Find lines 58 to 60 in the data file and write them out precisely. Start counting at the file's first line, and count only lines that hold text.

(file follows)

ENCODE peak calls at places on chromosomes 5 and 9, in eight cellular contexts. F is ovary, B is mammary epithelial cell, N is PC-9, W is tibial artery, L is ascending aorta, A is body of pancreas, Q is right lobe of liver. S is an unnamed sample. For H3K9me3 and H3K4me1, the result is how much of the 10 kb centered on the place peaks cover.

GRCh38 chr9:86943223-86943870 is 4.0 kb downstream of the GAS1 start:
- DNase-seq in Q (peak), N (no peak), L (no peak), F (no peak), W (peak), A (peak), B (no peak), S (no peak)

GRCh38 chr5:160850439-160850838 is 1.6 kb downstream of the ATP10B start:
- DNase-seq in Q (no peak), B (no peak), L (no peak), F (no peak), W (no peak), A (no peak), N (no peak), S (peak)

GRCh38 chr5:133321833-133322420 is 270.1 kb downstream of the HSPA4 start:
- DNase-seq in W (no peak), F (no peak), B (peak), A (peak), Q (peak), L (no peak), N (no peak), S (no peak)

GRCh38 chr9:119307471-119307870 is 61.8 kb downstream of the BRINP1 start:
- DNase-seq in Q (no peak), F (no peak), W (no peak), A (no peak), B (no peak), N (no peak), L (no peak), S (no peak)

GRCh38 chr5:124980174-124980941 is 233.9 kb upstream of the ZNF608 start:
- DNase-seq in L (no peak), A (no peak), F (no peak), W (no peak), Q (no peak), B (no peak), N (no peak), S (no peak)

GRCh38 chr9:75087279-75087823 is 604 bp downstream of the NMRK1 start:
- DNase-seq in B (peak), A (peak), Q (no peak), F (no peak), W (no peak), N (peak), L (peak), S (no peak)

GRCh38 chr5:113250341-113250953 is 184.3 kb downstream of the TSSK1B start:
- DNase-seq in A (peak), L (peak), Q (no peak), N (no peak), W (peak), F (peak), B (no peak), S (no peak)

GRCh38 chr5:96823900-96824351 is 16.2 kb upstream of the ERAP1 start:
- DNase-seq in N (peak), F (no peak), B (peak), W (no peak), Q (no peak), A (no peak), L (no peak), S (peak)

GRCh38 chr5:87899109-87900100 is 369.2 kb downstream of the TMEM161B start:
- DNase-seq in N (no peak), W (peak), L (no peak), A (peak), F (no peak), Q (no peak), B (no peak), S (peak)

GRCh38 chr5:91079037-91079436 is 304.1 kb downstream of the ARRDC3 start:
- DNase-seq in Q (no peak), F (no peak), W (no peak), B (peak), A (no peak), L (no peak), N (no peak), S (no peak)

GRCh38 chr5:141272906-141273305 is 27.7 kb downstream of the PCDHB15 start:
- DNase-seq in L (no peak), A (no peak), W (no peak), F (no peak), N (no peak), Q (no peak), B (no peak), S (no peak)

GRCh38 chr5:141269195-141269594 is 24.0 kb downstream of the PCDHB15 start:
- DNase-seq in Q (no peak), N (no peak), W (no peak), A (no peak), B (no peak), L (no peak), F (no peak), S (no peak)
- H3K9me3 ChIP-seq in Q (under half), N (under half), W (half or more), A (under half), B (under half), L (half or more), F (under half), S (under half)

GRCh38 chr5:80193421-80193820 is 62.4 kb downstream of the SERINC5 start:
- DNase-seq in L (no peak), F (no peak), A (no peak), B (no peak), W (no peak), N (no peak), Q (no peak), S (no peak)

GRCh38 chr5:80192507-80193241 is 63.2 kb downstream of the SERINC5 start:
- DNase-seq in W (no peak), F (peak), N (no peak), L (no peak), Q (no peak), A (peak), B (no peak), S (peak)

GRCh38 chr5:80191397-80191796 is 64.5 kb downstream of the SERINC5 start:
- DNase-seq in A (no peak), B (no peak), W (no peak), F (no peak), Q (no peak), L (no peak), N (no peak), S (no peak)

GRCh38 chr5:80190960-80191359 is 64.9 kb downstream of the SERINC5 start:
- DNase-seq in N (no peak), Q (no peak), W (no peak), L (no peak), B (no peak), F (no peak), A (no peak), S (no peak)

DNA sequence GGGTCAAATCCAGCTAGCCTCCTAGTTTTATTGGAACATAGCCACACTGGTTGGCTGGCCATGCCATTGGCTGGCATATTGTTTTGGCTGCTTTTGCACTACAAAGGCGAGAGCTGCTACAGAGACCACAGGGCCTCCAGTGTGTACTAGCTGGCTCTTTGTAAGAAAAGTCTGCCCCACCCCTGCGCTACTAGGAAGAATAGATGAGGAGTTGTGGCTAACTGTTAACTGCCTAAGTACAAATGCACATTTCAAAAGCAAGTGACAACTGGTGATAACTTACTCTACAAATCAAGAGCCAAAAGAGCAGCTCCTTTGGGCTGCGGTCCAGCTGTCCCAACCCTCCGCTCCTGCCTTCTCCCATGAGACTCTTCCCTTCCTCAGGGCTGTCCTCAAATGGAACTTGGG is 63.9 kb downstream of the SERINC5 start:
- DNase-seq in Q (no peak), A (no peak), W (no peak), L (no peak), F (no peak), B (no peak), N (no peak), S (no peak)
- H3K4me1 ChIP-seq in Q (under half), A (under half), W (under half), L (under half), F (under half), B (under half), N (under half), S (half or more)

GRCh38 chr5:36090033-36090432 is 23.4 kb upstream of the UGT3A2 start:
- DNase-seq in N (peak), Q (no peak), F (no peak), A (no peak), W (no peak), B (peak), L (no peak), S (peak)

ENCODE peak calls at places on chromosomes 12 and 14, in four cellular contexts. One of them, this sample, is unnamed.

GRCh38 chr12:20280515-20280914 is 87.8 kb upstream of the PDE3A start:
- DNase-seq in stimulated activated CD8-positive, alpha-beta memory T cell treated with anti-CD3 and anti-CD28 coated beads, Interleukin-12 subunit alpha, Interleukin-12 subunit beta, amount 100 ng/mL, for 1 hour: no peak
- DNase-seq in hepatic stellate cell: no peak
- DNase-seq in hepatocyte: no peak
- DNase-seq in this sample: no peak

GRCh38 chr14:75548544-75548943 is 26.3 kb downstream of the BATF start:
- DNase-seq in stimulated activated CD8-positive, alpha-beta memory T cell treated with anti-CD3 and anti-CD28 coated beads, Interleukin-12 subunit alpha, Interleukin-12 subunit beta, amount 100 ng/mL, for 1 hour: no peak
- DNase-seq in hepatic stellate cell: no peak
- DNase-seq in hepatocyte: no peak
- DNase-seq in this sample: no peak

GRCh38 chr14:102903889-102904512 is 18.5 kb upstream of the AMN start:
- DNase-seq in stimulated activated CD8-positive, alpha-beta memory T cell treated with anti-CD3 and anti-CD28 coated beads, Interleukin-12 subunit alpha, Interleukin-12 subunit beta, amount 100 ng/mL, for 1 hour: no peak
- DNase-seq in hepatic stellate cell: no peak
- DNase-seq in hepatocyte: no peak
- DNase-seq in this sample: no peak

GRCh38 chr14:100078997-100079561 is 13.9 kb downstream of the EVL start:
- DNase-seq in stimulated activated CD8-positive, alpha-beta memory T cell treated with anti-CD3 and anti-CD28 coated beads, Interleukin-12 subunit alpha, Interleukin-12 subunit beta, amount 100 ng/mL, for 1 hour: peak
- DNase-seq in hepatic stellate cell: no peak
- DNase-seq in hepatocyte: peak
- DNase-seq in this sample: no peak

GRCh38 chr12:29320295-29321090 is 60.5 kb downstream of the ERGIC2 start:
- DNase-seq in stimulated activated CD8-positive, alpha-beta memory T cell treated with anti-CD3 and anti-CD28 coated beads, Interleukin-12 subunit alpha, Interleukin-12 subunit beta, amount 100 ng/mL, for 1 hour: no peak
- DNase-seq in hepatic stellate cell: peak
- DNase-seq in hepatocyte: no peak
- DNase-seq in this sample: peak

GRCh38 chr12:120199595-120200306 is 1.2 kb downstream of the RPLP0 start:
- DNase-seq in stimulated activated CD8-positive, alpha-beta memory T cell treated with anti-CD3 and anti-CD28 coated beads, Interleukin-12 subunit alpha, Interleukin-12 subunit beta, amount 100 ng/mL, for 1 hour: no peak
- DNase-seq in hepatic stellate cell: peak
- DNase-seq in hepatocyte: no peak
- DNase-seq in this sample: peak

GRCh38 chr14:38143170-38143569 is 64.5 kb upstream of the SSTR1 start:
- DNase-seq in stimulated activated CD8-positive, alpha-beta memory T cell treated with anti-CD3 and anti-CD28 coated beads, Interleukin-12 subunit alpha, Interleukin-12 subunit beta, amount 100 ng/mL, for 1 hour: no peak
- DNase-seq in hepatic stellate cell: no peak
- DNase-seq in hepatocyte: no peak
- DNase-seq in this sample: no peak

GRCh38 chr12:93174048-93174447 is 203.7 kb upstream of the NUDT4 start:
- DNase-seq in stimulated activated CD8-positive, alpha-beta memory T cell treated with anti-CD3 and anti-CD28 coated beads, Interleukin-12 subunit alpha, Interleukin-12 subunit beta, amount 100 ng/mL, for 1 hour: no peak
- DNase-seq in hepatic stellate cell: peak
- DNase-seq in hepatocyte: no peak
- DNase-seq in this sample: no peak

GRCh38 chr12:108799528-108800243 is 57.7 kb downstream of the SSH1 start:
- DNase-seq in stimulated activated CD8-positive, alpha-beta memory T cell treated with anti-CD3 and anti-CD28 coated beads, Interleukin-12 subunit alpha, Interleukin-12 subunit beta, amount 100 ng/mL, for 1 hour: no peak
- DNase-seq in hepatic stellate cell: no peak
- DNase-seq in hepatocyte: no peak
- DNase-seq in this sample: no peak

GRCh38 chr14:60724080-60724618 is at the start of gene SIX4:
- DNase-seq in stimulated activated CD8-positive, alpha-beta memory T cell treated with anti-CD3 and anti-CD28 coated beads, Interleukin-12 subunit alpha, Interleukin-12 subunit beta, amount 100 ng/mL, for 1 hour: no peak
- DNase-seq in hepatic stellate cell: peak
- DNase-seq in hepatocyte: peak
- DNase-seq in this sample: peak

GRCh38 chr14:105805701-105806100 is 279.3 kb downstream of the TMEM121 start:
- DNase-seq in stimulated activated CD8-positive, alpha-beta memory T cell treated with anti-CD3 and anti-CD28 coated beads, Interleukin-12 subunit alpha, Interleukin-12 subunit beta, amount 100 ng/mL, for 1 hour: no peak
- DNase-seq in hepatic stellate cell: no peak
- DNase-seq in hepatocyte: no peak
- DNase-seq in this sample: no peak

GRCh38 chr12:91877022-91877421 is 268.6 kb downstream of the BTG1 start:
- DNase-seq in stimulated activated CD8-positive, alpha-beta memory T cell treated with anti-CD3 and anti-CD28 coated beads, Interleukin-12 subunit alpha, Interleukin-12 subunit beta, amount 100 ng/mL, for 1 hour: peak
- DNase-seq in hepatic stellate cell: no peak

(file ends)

- DNase-seq in hepatic stellate cell: no peak
- DNase-seq in hepatocyte: peak
- DNase-seq in this sample: no peak